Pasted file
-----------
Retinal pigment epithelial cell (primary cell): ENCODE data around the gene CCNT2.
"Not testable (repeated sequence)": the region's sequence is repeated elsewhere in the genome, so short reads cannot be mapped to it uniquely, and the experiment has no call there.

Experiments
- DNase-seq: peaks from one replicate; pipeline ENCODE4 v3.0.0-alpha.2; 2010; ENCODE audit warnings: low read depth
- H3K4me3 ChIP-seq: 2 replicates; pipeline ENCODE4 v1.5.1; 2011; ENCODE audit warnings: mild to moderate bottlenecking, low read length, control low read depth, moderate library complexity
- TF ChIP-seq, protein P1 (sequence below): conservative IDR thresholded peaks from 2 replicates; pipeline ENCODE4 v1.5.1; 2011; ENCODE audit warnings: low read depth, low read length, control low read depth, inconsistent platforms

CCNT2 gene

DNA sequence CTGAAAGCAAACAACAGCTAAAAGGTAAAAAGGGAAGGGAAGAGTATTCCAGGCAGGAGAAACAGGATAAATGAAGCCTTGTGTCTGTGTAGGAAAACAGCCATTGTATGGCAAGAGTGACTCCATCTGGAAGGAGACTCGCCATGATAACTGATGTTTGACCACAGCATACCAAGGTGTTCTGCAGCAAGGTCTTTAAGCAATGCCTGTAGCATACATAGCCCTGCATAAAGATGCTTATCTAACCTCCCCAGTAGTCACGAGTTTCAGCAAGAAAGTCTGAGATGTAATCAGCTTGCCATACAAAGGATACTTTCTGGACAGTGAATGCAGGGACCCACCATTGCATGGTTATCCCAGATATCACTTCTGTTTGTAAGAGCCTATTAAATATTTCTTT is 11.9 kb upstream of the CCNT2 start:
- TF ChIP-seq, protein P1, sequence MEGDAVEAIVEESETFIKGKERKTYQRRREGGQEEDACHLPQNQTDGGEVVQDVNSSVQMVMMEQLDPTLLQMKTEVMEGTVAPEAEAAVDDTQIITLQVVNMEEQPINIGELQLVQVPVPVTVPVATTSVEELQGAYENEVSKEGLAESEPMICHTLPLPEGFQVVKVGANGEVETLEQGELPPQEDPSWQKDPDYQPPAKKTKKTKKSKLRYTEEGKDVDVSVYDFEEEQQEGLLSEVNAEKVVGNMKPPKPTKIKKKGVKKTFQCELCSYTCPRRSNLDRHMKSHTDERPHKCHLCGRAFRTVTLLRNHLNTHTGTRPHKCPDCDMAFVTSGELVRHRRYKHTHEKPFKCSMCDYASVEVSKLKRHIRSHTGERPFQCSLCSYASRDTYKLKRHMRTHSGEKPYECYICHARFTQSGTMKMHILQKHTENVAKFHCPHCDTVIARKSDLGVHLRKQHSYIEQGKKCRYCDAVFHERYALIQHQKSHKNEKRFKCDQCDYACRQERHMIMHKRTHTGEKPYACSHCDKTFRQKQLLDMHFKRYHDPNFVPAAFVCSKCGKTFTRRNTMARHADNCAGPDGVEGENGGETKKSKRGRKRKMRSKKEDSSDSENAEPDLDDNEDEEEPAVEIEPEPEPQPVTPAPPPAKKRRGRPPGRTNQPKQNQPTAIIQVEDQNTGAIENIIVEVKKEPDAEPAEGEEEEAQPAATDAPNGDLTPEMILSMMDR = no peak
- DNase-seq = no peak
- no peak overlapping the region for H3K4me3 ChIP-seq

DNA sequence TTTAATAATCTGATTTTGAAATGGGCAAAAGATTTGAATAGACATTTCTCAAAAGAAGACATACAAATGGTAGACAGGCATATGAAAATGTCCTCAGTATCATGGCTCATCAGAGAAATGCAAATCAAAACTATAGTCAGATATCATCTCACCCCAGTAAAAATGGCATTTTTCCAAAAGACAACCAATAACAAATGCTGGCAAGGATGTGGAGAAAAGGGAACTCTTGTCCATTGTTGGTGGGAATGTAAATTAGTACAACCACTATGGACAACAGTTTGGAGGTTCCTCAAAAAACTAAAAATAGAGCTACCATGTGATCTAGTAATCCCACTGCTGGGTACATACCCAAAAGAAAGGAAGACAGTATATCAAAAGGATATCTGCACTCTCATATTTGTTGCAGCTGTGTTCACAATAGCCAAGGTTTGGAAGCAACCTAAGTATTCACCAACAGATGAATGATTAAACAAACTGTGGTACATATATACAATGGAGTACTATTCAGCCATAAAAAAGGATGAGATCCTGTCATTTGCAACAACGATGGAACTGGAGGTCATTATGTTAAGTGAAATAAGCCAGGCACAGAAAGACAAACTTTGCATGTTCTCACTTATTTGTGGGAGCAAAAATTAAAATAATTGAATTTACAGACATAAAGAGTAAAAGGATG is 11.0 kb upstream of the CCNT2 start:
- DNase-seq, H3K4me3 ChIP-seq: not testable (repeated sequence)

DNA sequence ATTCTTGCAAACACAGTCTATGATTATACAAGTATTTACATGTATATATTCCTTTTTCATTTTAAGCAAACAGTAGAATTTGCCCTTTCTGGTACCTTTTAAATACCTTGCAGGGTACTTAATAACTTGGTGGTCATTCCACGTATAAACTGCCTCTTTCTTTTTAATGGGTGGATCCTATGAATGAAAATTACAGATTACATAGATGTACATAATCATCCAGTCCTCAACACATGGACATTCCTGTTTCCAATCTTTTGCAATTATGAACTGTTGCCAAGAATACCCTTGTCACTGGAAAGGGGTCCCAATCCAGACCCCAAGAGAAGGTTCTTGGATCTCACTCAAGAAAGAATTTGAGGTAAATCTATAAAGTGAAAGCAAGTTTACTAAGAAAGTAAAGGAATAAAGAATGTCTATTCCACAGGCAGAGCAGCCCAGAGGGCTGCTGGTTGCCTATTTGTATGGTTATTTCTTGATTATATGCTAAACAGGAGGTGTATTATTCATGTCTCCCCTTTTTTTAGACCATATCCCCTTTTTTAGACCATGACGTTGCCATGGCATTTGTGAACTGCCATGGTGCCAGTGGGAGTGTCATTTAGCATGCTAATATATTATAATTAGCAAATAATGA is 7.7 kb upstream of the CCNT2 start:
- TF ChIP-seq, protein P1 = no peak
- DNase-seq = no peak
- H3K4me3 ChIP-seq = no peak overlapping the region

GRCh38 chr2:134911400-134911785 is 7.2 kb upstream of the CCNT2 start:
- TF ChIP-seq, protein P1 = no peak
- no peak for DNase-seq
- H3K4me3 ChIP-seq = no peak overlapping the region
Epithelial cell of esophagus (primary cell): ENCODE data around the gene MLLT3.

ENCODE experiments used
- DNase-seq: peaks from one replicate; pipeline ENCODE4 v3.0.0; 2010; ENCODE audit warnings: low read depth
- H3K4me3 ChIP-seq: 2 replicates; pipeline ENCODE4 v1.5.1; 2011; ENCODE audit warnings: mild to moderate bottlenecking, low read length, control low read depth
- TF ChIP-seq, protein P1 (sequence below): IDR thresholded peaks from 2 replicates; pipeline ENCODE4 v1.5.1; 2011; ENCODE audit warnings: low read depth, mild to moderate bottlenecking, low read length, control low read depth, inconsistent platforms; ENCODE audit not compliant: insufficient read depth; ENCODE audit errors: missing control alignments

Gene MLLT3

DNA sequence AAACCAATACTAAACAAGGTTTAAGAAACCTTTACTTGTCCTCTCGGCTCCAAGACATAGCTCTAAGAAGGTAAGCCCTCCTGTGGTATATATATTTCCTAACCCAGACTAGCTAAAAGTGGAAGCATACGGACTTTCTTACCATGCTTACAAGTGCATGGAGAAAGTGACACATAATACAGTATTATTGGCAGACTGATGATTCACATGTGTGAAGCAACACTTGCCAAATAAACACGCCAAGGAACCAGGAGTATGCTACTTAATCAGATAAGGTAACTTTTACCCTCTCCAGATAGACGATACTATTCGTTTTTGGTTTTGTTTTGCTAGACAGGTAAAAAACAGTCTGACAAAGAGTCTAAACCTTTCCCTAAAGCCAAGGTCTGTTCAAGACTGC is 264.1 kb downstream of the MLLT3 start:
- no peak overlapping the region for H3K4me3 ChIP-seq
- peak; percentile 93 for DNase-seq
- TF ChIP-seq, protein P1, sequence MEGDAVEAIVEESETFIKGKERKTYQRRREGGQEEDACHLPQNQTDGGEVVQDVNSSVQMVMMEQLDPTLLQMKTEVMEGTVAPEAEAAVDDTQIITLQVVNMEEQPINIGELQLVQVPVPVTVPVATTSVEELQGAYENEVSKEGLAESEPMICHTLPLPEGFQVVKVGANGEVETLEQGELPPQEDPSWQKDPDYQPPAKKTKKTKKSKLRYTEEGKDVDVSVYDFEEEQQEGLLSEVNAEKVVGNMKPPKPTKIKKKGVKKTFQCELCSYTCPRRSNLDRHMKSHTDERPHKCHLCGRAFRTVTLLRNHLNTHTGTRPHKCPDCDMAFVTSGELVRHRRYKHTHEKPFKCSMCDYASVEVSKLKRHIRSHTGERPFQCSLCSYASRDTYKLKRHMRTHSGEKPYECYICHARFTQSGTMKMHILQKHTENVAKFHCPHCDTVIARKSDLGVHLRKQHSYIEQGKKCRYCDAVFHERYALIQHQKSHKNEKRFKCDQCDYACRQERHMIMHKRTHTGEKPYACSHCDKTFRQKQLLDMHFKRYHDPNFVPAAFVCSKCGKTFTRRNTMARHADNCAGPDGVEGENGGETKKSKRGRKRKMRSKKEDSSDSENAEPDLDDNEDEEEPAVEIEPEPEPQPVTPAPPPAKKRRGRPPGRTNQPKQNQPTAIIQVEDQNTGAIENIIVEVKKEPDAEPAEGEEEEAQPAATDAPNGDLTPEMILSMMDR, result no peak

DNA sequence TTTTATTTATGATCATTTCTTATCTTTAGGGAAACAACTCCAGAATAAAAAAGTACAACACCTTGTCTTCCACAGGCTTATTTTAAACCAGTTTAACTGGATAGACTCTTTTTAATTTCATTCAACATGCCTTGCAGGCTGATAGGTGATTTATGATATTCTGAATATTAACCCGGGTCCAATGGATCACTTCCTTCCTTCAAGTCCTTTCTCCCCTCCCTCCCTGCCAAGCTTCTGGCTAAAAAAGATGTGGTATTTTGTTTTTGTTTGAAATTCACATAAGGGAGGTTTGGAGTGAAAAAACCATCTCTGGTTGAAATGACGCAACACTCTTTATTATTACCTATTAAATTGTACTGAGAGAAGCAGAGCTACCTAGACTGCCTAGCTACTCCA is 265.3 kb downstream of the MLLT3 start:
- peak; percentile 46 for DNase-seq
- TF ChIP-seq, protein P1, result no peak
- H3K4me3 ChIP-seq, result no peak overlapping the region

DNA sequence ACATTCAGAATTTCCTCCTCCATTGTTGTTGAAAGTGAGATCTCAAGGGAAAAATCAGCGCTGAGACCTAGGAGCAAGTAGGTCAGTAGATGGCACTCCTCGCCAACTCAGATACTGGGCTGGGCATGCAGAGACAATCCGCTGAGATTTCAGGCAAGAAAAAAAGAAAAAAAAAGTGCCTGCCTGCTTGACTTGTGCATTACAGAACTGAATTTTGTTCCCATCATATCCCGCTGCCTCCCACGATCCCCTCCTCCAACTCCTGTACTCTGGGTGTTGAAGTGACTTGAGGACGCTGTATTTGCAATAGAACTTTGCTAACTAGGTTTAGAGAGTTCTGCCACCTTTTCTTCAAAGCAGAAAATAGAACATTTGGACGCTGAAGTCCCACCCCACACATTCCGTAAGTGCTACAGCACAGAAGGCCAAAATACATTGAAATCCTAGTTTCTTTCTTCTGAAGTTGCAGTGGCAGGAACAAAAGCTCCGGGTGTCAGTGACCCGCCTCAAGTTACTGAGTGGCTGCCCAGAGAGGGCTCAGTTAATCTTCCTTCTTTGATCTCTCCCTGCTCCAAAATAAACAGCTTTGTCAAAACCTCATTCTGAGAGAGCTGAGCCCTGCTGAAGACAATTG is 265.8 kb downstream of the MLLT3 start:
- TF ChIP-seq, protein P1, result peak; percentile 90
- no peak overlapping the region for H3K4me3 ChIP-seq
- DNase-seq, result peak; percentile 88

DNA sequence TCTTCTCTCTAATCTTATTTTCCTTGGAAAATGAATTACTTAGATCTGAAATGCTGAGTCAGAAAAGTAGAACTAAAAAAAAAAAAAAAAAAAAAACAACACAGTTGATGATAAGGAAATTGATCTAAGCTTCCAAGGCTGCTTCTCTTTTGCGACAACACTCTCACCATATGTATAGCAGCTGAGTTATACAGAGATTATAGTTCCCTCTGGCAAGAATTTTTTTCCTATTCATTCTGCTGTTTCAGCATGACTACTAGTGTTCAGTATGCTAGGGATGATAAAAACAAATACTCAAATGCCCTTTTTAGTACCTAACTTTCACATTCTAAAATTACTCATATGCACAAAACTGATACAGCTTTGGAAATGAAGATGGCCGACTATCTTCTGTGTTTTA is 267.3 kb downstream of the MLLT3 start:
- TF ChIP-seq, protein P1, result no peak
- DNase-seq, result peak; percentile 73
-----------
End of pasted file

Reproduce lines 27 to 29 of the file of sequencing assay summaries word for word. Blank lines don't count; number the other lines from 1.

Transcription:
Gene MLLT3

DNA sequence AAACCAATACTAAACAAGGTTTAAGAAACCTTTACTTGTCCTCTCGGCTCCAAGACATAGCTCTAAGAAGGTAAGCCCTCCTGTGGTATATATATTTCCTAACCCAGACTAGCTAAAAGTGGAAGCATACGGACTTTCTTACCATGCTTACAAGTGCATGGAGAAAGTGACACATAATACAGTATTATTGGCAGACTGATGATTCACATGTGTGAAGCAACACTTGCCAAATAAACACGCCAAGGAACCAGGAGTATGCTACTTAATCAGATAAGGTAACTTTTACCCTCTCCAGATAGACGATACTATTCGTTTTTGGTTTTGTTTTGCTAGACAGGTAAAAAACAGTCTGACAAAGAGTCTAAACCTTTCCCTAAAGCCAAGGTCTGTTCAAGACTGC is 264.1 kb downstream of the MLLT3 start:
- no peak overlapping the region for H3K4me3 ChIP-seq